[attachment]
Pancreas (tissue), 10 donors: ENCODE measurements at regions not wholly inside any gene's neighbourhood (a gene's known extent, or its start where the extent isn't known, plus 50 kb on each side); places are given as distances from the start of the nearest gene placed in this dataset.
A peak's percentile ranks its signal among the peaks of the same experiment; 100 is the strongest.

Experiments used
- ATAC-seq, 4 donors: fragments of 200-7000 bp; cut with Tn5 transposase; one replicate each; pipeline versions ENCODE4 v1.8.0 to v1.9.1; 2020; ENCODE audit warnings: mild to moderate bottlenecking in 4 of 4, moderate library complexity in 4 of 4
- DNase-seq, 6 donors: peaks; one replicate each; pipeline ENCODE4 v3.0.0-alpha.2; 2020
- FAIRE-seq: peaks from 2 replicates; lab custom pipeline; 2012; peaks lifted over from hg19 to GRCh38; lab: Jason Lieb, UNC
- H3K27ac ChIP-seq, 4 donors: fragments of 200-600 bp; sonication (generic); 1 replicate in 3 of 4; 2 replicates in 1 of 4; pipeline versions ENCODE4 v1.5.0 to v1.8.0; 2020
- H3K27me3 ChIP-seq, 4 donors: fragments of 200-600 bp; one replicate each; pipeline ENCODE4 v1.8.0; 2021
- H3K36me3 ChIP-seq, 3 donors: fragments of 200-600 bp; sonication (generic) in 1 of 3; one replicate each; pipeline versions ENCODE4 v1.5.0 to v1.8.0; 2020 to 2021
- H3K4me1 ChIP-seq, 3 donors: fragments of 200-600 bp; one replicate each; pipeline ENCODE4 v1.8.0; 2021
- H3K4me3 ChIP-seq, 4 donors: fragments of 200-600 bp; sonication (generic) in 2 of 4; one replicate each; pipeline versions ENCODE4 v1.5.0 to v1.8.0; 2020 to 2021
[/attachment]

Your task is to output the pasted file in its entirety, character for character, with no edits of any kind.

Pancreas (tissue), 10 donors: ENCODE measurements at regions not wholly inside any gene's neighbourhood (a gene's known extent, or its start where the extent isn't known, plus 50 kb on each side); places are given as distances from the start of the nearest gene placed in this dataset.
A peak's percentile ranks its signal among the peaks of the same experiment; 100 is the strongest.

Experiments used
- ATAC-seq, 4 donors: fragments of 200-7000 bp; cut with Tn5 transposase; one replicate each; pipeline versions ENCODE4 v1.8.0 to v1.9.1; 2020; ENCODE audit warnings: mild to moderate bottlenecking in 4 of 4, moderate library complexity in 4 of 4
- DNase-seq, 6 donors: peaks; one replicate each; pipeline ENCODE4 v3.0.0-alpha.2; 2020
- FAIRE-seq: peaks from 2 replicates; lab custom pipeline; 2012; peaks lifted over from hg19 to GRCh38; lab: Jason Lieb, UNC
- H3K27ac ChIP-seq, 4 donors: fragments of 200-600 bp; sonication (generic); 1 replicate in 3 of 4; 2 replicates in 1 of 4; pipeline versions ENCODE4 v1.5.0 to v1.8.0; 2020
- H3K27me3 ChIP-seq, 4 donors: fragments of 200-600 bp; one replicate each; pipeline ENCODE4 v1.8.0; 2021
- H3K36me3 ChIP-seq, 3 donors: fragments of 200-600 bp; sonication (generic) in 1 of 3; one replicate each; pipeline versions ENCODE4 v1.5.0 to v1.8.0; 2020 to 2021
- H3K4me1 ChIP-seq, 3 donors: fragments of 200-600 bp; one replicate each; pipeline ENCODE4 v1.8.0; 2021
- H3K4me3 ChIP-seq, 4 donors: fragments of 200-600 bp; sonication (generic) in 2 of 4; one replicate each; pipeline versions ENCODE4 v1.5.0 to v1.8.0; 2020 to 2021